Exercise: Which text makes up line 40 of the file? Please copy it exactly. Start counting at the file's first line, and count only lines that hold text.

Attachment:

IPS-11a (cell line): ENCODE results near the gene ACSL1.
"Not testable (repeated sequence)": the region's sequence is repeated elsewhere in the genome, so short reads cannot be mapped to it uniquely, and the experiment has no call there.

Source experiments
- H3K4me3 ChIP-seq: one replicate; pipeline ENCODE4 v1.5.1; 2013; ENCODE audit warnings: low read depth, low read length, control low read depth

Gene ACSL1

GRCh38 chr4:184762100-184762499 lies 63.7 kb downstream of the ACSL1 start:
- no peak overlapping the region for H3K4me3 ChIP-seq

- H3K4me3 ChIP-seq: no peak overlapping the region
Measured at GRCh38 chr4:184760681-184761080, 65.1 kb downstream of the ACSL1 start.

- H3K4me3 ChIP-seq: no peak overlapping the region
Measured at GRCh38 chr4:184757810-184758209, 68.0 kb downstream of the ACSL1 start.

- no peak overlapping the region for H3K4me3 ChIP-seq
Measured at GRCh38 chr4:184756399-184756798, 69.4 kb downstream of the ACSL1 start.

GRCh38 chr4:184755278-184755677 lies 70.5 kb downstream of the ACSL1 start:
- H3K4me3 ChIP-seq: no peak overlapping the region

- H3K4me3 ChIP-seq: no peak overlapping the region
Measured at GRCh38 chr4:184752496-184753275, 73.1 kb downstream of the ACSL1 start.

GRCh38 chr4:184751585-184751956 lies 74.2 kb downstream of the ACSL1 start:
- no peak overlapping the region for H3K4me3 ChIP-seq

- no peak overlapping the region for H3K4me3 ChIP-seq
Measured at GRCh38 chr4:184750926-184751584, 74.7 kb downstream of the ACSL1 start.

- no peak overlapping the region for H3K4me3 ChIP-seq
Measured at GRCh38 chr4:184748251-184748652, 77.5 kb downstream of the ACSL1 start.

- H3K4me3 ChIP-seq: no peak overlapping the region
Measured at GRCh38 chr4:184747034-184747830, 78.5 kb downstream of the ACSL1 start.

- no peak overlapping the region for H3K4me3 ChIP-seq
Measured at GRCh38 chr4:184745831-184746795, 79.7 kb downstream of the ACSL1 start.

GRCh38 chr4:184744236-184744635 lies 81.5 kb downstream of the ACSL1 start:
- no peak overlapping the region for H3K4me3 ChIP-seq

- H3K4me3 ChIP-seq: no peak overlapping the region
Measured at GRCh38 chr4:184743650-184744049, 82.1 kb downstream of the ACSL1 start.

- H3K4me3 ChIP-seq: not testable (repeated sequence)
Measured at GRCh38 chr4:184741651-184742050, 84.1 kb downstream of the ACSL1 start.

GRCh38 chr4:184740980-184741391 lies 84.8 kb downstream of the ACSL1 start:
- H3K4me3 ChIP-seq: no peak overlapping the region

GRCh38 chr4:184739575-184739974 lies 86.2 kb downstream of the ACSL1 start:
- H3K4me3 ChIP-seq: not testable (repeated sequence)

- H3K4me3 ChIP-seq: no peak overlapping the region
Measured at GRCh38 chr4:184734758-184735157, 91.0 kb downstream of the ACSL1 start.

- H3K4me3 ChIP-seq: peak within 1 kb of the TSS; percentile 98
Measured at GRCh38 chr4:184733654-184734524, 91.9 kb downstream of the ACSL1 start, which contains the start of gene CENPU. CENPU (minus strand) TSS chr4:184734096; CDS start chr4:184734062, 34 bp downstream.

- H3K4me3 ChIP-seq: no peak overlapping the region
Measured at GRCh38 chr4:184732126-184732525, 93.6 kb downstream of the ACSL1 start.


- H3K4me3 ChIP-seq: peak within 1 kb of the TSS; percentile 98